It’s Saturday, July 3rd 2021 at about 7am.
The weather is a bit murky and misty. What’s most worrying is that there is little wind – a significant concern given that I’m crew on a racing yacht, weaving in and out of a myriad other yachts, just the right side of the start line for the 90th Round the Island Race and our start time is in ten minutes time.
The Round the Island Race is an iconic yacht race around the Isle of Wight.
After the London Marathon and Great North Run it’s the biggest participant event in the UK with nearly 1200 boats taking part. COVID meant that this race is actually the cancelled 2020 race, and this is actually the largest sports participation event since the pandemic began in 2020.
The race sounds simple. From the start line at Cowes sail westward down the Solent through the narrows at Hurst Castle, down to the Needles, turn east along the southern coast of the Island – rounding St Catherine’s Point on the way and then along all the way to Bembridge Ledge at the eastern end before racing back to the finish at Cowes.
It’s 50 miles. What’s not so simple are the tides, the wind and the shipwrecks – a major decision is whether to go inside or outside Varvassi, the wreck of a Greek cargo steamer sunk in 1947 near the Needles. Her boiler is just below the surface, and as recently as 2016 claimed a yacht called Alchemist. There’s a lifeboat stationed nearby in case it happens again.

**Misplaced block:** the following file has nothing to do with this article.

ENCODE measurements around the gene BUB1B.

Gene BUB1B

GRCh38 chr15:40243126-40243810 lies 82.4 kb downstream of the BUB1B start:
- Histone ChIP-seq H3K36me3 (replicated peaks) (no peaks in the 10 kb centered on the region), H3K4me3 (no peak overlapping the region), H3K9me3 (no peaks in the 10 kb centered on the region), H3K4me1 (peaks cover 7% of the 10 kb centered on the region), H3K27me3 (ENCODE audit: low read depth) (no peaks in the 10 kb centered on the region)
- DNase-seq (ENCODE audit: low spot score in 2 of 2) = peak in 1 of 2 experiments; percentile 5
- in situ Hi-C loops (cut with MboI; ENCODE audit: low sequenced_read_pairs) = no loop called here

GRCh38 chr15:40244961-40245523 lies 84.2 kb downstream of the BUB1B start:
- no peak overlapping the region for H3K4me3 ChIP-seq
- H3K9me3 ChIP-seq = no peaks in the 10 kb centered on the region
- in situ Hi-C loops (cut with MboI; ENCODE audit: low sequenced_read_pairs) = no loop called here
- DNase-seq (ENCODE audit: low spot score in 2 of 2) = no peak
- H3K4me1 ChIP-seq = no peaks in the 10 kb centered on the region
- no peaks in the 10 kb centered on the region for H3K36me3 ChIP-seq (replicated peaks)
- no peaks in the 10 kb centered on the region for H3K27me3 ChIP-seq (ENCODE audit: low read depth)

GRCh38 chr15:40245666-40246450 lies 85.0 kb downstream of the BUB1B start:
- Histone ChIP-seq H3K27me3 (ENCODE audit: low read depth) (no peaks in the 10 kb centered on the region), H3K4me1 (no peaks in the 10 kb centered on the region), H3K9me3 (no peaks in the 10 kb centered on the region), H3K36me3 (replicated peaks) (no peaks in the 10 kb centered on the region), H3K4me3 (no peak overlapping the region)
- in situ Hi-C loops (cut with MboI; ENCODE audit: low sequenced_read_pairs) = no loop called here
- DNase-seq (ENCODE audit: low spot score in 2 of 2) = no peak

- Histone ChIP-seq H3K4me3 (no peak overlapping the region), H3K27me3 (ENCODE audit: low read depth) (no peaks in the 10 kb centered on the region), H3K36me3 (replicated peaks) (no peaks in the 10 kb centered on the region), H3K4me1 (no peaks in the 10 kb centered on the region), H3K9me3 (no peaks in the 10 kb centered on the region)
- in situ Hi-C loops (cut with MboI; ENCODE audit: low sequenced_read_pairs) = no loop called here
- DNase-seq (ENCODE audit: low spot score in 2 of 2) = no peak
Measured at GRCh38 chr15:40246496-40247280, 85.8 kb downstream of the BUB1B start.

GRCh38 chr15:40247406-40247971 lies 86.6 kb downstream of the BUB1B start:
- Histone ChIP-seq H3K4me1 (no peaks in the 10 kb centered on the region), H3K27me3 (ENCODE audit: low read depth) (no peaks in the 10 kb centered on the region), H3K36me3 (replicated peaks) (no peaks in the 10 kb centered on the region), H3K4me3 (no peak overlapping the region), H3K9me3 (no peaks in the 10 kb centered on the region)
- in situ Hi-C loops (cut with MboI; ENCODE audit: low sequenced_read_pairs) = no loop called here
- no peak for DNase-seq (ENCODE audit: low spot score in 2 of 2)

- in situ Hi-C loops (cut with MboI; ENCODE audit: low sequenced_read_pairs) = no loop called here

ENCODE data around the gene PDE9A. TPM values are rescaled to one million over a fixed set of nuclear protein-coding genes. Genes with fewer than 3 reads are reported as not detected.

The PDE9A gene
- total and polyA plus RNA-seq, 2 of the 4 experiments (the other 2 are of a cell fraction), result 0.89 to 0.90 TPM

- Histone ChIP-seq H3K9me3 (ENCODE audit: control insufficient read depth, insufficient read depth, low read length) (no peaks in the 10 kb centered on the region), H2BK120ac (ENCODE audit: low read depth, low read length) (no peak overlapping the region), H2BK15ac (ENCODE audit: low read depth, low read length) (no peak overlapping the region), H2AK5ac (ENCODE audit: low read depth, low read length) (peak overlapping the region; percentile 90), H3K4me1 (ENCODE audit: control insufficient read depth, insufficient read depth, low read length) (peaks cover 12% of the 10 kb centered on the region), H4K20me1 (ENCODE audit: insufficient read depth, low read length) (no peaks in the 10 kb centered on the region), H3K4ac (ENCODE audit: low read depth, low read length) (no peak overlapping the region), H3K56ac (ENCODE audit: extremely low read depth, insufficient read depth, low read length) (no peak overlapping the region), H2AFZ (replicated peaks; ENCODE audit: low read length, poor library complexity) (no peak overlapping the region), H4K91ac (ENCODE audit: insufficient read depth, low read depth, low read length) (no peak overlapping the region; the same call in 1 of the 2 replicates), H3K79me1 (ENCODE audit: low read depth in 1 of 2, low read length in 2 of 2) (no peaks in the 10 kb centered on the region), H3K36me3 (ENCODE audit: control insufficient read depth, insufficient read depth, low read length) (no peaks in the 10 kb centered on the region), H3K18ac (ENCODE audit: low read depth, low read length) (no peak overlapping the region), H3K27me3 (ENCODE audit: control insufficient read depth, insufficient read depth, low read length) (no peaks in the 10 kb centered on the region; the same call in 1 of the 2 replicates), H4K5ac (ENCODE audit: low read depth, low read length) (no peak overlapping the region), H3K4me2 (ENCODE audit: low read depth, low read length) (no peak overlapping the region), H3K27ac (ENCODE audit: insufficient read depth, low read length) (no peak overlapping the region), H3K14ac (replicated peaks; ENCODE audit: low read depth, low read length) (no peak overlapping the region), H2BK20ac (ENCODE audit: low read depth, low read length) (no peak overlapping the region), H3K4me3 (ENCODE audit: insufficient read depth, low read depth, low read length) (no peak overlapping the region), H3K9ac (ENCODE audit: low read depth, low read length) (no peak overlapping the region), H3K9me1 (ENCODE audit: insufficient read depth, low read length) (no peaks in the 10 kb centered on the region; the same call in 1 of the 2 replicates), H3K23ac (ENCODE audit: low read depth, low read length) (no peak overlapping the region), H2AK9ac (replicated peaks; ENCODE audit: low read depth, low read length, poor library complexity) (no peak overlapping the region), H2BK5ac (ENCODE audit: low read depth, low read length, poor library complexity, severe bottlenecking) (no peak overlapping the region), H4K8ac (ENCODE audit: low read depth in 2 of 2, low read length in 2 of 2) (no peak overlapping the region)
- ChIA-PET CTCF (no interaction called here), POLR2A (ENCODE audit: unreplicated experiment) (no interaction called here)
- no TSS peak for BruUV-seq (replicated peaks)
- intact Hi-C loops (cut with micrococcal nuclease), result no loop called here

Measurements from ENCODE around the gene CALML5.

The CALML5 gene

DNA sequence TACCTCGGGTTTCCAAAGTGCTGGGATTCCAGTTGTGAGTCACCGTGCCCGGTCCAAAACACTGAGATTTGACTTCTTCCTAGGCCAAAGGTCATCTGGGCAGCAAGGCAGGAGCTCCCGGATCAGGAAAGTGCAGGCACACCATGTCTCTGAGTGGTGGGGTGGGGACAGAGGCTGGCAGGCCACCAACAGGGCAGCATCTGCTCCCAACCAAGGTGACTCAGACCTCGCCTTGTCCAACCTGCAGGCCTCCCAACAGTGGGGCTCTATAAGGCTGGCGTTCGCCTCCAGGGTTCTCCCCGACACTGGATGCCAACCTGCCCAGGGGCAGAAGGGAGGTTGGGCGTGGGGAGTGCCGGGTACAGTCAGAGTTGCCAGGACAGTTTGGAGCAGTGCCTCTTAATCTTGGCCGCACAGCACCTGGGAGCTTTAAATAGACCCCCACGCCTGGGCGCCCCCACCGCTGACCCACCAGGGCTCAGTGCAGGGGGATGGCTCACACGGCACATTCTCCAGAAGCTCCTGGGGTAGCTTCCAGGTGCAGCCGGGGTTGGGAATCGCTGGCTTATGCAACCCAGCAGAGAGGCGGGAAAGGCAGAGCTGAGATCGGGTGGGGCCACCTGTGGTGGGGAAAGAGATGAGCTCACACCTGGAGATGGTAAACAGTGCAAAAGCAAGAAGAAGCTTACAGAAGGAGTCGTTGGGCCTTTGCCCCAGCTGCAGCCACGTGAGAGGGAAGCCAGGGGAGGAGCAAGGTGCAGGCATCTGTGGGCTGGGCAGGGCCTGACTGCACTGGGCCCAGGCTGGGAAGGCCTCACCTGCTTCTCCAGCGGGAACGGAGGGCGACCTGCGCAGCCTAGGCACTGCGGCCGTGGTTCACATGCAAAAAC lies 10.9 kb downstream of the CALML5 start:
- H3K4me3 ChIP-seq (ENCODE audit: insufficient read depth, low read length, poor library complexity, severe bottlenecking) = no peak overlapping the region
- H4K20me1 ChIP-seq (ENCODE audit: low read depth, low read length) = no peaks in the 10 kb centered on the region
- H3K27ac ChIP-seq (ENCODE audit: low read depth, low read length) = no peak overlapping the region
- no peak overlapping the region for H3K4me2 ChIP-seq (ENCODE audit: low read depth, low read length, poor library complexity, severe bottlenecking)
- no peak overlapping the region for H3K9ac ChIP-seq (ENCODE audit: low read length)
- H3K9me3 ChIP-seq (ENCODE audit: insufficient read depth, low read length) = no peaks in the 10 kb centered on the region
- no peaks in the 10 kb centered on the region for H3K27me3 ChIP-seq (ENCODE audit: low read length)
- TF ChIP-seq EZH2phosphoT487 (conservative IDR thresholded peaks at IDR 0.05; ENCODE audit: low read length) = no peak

We cross the start line at 0710 with the rest of the boats of our class and there is wind – not from the south-east as forecast but from the west, meaning we face a morning of beating west down the Solent and we have the tide with us too.
The Solent is incredibly crowded. We have to contend with turbulent ‘dirty air’ from other yachts, some of which are skippered and crewed by folk who clearly don’t understand the rules governing which boat is ‘stand on’ and ‘give way’. At one point, our skipper shouts at the crew of another yacht which forces us to abruptly change that he would have protested if he was taking the race seriously. Others clearly are as we begin to hear boats listed that have been disqualified.
We make good progress, though and are soon off Yarmouth, where a sharp shower brings more wind and rain, forcing me to don my foul weather jacket. We negotiate the narrows off Hurst Castle, which can be a significant ‘tidal gate’ if the tides are against you, with ease. The decision is made to go outside Varvassi, a longer but safer course.
After rounding the Needles light, we face the tide against us, but the wind is now with us, so we hoist the downwind foresail as do all the other yachts. The sight of all those brightly coloured kites popping up is one of the iconic images of this race and is simply breathtaking. There is quite a lot of mist and fog though so not all of them can be seen. We take an inside track to miss the worst of the tide, but this also means we miss the strongest breeze taking us east.
It’s a bit of a toss of the coin which is the best course of action and in our case means that we have to change course to the south to round St Catherine’s Point – will this be a negative factor in our placing or a good tactical decision?